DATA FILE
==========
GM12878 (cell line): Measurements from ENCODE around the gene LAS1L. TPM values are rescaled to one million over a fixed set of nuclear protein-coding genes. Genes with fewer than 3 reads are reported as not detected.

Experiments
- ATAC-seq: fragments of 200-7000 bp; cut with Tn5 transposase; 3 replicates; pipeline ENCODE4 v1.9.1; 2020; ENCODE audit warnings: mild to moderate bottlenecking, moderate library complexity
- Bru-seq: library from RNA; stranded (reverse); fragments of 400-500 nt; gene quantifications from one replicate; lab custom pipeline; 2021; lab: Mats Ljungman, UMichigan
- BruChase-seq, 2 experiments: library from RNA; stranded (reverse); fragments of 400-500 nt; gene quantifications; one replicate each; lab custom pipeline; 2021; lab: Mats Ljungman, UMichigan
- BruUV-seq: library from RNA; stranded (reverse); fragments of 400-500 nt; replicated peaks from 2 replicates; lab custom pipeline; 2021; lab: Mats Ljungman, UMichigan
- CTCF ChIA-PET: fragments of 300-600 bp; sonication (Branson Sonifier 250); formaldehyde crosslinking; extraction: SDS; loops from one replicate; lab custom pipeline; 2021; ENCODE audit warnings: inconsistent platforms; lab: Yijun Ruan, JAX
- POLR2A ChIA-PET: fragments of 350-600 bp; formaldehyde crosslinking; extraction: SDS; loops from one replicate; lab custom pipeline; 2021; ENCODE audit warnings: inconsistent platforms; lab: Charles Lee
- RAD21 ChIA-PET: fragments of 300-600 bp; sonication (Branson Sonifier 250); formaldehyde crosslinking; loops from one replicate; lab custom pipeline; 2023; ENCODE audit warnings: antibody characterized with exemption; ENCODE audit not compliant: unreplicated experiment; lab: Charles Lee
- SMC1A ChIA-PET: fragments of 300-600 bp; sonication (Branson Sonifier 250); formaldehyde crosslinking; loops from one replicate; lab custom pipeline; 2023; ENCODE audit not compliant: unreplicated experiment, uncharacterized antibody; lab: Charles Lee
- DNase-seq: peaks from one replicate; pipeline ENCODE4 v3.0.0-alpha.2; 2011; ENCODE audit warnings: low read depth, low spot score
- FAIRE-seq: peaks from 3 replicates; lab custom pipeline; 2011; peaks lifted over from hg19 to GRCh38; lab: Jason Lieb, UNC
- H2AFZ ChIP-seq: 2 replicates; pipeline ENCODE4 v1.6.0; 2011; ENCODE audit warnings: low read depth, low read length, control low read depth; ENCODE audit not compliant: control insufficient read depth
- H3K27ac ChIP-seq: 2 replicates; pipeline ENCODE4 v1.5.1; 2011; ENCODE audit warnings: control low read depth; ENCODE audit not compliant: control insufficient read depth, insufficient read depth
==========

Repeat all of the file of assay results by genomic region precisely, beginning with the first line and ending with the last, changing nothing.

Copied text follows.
GM12878 (cell line): Measurements from ENCODE around the gene LAS1L. TPM values are rescaled to one million over a fixed set of nuclear protein-coding genes. Genes with fewer than 3 reads are reported as not detected.

Experiments
- ATAC-seq: fragments of 200-7000 bp; cut with Tn5 transposase; 3 replicates; pipeline ENCODE4 v1.9.1; 2020; ENCODE audit warnings: mild to moderate bottlenecking, moderate library complexity
- Bru-seq: library from RNA; stranded (reverse); fragments of 400-500 nt; gene quantifications from one replicate; lab custom pipeline; 2021; lab: Mats Ljungman, UMichigan
- BruChase-seq, 2 experiments: library from RNA; stranded (reverse); fragments of 400-500 nt; gene quantifications; one replicate each; lab custom pipeline; 2021; lab: Mats Ljungman, UMichigan
- BruUV-seq: library from RNA; stranded (reverse); fragments of 400-500 nt; replicated peaks from 2 replicates; lab custom pipeline; 2021; lab: Mats Ljungman, UMichigan
- CTCF ChIA-PET: fragments of 300-600 bp; sonication (Branson Sonifier 250); formaldehyde crosslinking; extraction: SDS; loops from one replicate; lab custom pipeline; 2021; ENCODE audit warnings: inconsistent platforms; lab: Yijun Ruan, JAX
- POLR2A ChIA-PET: fragments of 350-600 bp; formaldehyde crosslinking; extraction: SDS; loops from one replicate; lab custom pipeline; 2021; ENCODE audit warnings: inconsistent platforms; lab: Charles Lee
- RAD21 ChIA-PET: fragments of 300-600 bp; sonication (Branson Sonifier 250); formaldehyde crosslinking; loops from one replicate; lab custom pipeline; 2023; ENCODE audit warnings: antibody characterized with exemption; ENCODE audit not compliant: unreplicated experiment; lab: Charles Lee
- SMC1A ChIA-PET: fragments of 300-600 bp; sonication (Branson Sonifier 250); formaldehyde crosslinking; loops from one replicate; lab custom pipeline; 2023; ENCODE audit not compliant: unreplicated experiment, uncharacterized antibody; lab: Charles Lee
- DNase-seq: peaks from one replicate; pipeline ENCODE4 v3.0.0-alpha.2; 2011; ENCODE audit warnings: low read depth, low spot score
- FAIRE-seq: peaks from 3 replicates; lab custom pipeline; 2011; peaks lifted over from hg19 to GRCh38; lab: Jason Lieb, UNC
- H2AFZ ChIP-seq: 2 replicates; pipeline ENCODE4 v1.6.0; 2011; ENCODE audit warnings: low read depth, low read length, control low read depth; ENCODE audit not compliant: control insufficient read depth
- H3K27ac ChIP-seq: 2 replicates; pipeline ENCODE4 v1.5.1; 2011; ENCODE audit warnings: control low read depth; ENCODE audit not compliant: control insufficient read depth, insufficient read depth